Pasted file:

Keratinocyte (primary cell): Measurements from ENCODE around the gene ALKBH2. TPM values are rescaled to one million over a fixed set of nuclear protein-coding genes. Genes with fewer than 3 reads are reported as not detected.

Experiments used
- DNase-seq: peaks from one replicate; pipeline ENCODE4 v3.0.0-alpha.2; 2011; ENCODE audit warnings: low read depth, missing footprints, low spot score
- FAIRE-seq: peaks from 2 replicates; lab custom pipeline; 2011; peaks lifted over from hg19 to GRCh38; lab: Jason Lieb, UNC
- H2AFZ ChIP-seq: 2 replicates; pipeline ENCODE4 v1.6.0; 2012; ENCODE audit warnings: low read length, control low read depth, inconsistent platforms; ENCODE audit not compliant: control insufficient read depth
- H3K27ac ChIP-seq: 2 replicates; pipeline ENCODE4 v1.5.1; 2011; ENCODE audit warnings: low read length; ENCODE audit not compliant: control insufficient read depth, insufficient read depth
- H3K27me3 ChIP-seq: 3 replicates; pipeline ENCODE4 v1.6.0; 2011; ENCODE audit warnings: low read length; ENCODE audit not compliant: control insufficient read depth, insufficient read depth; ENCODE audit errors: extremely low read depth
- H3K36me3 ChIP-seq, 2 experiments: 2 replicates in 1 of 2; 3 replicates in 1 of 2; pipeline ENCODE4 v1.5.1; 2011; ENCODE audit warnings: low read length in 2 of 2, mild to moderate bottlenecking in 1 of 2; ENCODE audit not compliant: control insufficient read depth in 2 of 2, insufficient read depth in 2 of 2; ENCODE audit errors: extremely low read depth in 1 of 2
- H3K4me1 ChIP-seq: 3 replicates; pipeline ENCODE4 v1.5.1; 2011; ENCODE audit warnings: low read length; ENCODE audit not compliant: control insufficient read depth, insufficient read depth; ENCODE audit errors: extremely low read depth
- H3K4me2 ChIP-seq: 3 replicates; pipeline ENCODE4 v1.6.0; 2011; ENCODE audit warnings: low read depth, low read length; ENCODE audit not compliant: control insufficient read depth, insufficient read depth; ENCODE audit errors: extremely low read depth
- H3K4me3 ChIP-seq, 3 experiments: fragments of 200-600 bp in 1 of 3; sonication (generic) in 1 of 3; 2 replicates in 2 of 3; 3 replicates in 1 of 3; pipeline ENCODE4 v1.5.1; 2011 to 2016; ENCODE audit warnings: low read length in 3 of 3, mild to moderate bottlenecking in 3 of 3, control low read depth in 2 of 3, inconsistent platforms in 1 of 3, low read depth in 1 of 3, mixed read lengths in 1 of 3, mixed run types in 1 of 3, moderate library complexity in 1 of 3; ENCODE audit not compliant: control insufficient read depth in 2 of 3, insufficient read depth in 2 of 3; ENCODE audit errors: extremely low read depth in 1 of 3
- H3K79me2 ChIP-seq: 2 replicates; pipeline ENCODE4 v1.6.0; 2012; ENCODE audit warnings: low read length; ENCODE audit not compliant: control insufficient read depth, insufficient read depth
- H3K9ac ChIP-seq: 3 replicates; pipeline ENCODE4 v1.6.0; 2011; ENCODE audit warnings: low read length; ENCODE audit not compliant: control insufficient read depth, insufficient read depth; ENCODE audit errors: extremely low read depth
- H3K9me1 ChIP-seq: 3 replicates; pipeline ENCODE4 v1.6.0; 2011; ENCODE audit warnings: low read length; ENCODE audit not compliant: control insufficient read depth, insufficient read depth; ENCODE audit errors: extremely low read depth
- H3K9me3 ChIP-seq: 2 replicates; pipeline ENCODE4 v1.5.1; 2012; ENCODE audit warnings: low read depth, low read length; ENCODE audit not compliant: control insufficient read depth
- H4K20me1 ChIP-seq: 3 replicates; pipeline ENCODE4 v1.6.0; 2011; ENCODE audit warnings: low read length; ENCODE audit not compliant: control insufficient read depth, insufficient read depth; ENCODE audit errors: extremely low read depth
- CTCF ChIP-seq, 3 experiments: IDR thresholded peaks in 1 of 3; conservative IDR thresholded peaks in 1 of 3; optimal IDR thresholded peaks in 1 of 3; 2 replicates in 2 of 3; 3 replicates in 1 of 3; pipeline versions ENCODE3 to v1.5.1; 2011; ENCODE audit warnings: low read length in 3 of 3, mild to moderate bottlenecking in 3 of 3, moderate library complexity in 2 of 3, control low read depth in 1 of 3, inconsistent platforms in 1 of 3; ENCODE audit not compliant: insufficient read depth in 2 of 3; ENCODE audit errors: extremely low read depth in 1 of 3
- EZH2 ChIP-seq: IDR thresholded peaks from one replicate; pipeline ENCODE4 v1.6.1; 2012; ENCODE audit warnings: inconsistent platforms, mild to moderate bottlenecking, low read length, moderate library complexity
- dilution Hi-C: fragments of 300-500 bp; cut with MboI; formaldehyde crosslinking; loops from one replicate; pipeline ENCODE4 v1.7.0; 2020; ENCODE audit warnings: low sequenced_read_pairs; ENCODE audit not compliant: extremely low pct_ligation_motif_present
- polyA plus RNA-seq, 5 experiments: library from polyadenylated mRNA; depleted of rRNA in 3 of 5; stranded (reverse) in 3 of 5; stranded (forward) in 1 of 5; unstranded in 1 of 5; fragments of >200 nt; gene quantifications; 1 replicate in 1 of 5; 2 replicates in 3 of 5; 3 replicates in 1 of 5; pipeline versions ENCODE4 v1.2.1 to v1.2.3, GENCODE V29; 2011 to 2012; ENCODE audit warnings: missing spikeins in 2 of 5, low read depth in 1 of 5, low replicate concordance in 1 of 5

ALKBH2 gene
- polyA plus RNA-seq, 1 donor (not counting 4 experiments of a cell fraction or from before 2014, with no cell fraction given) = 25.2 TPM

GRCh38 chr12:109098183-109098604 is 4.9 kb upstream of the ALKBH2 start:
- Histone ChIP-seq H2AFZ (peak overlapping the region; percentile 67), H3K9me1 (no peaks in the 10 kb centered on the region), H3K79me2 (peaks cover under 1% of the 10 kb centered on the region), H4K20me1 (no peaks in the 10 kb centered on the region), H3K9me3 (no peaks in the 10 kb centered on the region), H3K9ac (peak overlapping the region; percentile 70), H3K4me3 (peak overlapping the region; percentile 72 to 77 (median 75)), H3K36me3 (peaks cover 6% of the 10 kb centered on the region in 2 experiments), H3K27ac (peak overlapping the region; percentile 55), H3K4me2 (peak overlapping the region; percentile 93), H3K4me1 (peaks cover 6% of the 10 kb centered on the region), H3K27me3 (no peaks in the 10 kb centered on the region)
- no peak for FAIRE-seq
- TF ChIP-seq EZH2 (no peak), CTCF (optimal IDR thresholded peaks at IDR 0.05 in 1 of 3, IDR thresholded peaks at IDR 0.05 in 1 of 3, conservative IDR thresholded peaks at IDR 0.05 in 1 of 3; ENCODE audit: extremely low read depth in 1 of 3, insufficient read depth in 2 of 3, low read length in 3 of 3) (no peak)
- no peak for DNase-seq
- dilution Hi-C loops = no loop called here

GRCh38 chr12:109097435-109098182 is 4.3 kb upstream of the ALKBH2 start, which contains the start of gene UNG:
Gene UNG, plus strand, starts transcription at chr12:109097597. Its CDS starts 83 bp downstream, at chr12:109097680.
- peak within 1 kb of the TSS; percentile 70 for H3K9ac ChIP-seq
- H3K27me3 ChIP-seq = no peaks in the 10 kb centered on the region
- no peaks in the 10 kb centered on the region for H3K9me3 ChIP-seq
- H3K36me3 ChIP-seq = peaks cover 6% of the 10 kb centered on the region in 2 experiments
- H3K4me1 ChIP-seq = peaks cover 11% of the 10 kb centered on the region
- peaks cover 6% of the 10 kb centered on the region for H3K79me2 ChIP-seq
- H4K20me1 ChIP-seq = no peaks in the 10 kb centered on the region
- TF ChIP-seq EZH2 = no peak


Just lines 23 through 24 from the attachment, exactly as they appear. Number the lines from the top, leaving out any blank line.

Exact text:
GRCh38 chr12:109098183-109098604 is 4.9 kb upstream of the ALKBH2 start:
- Histone ChIP-seq H2AFZ (peak overlapping the region; percentile 67), H3K9me1 (no peaks in the 10 kb centered on the region), H3K79me2 (peaks cover under 1% of the 10 kb centered on the region), H4K20me1 (no peaks in the 10 kb centered on the region), H3K9me3 (no peaks in the 10 kb centered on the region), H3K9ac (peak overlapping the region; percentile 70), H3K4me3 (peak overlapping the region; percentile 72 to 77 (median 75)), H3K36me3 (peaks cover 6% of the 10 kb centered on the region in 2 experiments), H3K27ac (peak overlapping the region; percentile 55), H3K4me2 (peak overlapping the region; percentile 93), H3K4me1 (peaks cover 6% of the 10 kb centered on the region), H3K27me3 (no peaks in the 10 kb centered on the region)